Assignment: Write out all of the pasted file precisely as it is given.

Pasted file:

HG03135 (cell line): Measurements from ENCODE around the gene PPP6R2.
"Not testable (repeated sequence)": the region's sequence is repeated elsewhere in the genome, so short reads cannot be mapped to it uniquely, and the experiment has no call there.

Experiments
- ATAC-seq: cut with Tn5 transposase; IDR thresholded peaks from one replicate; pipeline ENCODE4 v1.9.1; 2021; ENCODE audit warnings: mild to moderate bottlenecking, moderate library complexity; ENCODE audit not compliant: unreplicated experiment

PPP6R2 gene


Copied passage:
HG03135 (cell line): Measurements from ENCODE around the gene PPP6R2.
"Not testable (repeated sequence)": the region's sequence is repeated elsewhere in the genome, so short reads cannot be mapped to it uniquely, and the experiment has no call there.

Experiments
- ATAC-seq: cut with Tn5 transposase; IDR thresholded peaks from one replicate; pipeline ENCODE4 v1.9.1; 2021; ENCODE audit warnings: mild to moderate bottlenecking, moderate library complexity; ENCODE audit not compliant: unreplicated experiment

PPP6R2 gene